Friday, April 6, 2012

How to lose a reader; How to lead

How to lose a reader

    You see these two books?


     I didn't buy 'em.
     I have been burned by bad purchases, so now I sample books before I buy. If I like the sample, I buy the book.
     Both of the books above failed the sample test and for the same reason:  The 'sample' did not give me any of the book. No. Crewdogs wasted my time and exhausted my patience with a glossary of terms BUFF jockeys use. Mr Towery, the editor of the stories, could have put the glossary in the back of the book, but, no, it is up front, taking up the sample space. Mr Smallwood wasted the sample space of Warthog thanking everybody he talked to, all creatures great and small. Thank you, thank you, thank you.
     Put it in the back!
     You wanna lose me as a reader? You wanna lose a sale? Easy. Throw your copyright notice, umpteen pages of reviews, your acknowledgements, your thank yous, your Twitter links, and your Christmas list into the front of your book where it will eat up your sample space. Keep me from reading one word of your story. And color me gone!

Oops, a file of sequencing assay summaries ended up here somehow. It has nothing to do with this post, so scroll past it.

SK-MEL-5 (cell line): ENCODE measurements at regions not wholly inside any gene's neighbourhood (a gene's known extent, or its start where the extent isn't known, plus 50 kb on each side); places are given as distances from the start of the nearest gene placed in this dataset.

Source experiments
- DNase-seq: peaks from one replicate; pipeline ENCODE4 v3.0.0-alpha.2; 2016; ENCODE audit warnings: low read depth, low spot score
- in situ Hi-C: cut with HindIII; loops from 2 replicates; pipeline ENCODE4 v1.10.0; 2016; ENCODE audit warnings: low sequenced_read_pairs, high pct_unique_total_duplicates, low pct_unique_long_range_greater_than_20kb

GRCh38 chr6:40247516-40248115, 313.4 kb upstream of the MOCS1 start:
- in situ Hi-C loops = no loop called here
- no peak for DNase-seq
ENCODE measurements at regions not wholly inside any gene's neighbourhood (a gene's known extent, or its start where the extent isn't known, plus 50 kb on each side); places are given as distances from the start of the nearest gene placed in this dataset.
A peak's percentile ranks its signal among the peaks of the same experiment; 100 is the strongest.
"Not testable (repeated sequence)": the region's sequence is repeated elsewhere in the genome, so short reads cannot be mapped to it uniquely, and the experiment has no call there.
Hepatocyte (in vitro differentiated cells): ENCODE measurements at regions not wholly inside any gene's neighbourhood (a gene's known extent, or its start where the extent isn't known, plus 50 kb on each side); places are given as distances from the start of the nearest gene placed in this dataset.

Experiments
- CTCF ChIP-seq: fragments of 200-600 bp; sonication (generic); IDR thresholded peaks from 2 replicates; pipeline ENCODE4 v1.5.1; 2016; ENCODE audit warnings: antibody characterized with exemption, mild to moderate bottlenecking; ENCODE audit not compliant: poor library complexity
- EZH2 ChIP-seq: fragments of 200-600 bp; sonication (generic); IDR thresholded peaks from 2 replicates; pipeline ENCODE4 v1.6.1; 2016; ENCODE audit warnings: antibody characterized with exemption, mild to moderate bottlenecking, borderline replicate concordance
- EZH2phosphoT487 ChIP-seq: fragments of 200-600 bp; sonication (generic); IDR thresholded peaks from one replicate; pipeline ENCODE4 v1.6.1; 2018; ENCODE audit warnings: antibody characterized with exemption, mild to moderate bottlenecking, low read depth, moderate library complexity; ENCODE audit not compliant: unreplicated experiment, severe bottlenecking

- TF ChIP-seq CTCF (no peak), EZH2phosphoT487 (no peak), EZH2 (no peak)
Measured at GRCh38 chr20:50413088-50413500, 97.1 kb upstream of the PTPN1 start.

eBooks ain't paper. If it ain't story, put it in the back. If it was paper before, change the format to fit eReaders.
     Shame, really. I love flying stories. Give me a half a reason to buy a flying book and I will. But I need half a reason.


How to lead

     You see this magazine?

     I don't know if you like science fiction, but if you do, subscribe to ClarkesWorld. Neil Clarke, the publisher, leads the way in eSubmissions and eMagazine publishing. Dr Stanley Schmidt, editor of Analog, gave Mr Clarke credit for sharing his system and now Analog accepts eSubs.
     More than that, ClarkesWorld is changing style and format to better fit eReaders. For example, the em-dash. Old style manuals dictate no space before or after an em-dash; thus, "[P]eople usually merely mention this fact—doing it in a way to make a body's mouth water—and judiciously stopped (sic) there." (Mark Twain, Life on the Mississippi) But Mr Clarke saw that this style can cause some awkward format adjustments on the Kindle. To avoid those, he inserts a space before and after the em-dash; thus, "[P]eople usually merely mention this fact — doing it in a way to make a body's mouth water — and judiciously stop there."
     I commend Mr Clarke for his wisdom. I shall adopt that style — a space before and after an em-dash — myself.
     Do yourself a favor. Subscribe to ClarkesWorld. It's $1.99 a month. Money well-spent.

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